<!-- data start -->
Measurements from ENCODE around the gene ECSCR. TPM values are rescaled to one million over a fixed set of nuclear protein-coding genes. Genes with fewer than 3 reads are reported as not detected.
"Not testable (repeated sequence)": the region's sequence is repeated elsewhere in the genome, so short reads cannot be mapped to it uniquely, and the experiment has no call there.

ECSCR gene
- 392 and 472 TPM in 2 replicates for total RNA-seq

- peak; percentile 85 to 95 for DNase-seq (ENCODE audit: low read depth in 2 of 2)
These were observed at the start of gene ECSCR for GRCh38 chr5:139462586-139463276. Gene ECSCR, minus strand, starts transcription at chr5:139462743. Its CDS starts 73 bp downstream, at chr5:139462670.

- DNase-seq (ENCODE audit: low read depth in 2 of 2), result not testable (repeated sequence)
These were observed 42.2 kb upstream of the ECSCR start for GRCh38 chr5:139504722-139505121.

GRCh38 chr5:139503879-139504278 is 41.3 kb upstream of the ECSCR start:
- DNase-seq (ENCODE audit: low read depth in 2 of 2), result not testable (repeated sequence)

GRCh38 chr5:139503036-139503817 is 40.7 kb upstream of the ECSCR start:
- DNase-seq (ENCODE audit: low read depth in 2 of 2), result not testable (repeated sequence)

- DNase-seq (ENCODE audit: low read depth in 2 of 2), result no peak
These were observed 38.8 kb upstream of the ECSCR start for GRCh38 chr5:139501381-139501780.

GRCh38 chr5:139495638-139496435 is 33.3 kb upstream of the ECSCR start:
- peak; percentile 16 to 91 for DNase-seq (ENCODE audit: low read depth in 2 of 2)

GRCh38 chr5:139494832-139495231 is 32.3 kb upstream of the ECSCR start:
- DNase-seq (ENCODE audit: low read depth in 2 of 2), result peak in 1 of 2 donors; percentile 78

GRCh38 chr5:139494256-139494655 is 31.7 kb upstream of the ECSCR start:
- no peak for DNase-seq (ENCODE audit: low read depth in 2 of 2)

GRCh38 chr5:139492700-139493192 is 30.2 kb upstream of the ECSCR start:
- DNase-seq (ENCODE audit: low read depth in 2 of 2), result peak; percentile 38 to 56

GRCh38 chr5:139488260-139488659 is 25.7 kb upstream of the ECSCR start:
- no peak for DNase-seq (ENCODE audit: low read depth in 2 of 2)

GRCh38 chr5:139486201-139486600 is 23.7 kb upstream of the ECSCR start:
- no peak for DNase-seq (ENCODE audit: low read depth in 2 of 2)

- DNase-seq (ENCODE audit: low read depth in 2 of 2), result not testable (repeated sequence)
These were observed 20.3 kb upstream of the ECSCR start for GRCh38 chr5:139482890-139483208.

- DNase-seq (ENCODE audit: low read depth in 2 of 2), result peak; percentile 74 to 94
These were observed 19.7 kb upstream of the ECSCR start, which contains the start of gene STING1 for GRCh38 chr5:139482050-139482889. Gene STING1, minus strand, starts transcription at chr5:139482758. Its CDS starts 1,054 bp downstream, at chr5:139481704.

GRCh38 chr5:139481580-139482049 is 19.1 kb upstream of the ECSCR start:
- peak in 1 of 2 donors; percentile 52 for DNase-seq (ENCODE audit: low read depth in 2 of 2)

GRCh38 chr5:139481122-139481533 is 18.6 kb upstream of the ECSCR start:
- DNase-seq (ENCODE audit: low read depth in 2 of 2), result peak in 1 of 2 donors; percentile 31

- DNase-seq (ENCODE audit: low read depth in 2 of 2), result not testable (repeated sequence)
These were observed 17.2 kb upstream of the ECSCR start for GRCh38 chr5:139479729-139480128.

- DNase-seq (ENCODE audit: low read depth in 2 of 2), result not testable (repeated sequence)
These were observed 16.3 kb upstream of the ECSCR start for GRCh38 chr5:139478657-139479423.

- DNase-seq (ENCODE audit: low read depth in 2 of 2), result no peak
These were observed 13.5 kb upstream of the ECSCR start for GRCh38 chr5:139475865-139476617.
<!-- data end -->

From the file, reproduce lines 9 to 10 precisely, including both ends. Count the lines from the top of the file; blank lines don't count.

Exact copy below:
GRCh38 chr5:139503879-139504278 is 41.3 kb upstream of the ECSCR start:
- DNase-seq (ENCODE audit: low read depth in 2 of 2), result not testable (repeated sequence)